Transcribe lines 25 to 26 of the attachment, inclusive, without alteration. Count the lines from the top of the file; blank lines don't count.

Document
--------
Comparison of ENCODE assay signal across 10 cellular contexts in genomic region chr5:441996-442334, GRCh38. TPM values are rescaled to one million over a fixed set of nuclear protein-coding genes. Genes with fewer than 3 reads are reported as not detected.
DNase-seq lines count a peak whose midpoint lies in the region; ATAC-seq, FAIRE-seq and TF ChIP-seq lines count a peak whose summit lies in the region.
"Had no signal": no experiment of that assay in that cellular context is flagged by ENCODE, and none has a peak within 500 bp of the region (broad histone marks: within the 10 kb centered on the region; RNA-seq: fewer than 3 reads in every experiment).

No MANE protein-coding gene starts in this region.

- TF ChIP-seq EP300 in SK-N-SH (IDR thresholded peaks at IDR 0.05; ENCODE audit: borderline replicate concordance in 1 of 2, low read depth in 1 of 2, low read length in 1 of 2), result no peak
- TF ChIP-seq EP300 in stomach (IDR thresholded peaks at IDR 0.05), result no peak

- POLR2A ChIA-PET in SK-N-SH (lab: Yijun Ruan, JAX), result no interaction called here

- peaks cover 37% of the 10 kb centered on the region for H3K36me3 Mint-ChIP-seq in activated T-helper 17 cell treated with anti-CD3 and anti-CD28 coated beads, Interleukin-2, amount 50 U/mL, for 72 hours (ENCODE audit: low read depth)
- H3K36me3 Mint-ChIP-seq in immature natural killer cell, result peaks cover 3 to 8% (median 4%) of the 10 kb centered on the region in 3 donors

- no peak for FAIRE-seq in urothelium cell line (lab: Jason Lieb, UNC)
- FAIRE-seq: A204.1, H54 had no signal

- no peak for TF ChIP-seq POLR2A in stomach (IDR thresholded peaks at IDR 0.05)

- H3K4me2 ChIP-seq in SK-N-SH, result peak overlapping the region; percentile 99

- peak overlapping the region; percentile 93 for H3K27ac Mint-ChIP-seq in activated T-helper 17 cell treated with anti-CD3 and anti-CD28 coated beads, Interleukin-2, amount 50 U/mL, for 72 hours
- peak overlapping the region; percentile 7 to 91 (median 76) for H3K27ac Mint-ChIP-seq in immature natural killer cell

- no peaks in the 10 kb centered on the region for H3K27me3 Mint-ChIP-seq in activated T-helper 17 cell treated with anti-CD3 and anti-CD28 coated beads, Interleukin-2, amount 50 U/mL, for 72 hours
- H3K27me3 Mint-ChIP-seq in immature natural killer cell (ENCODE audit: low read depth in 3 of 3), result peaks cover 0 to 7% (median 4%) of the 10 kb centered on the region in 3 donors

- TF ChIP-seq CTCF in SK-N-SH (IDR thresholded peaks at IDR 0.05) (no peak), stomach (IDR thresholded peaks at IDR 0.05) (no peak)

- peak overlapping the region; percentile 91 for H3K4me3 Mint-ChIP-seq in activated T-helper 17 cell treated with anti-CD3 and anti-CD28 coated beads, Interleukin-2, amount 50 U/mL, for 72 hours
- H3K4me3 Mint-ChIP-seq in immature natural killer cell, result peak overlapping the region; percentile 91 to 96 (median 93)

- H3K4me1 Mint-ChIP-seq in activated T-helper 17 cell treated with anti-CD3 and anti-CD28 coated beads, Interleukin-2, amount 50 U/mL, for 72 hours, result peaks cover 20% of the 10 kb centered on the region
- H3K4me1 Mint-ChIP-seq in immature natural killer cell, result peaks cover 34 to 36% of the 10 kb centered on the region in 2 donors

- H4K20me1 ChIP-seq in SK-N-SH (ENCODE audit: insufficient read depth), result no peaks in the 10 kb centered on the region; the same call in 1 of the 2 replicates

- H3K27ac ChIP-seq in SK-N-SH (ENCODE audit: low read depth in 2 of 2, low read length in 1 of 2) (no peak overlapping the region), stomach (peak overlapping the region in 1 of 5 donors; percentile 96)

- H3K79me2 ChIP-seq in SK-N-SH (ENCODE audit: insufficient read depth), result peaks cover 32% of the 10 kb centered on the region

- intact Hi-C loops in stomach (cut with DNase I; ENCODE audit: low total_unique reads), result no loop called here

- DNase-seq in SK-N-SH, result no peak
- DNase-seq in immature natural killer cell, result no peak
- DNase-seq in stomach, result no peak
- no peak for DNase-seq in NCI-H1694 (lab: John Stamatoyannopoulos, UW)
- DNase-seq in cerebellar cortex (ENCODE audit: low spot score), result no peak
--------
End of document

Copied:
- H3K79me2 ChIP-seq in SK-N-SH (ENCODE audit: insufficient read depth), result peaks cover 32% of the 10 kb centered on the region

- intact Hi-C loops in stomach (cut with DNase I; ENCODE audit: low total_unique reads), result no loop called here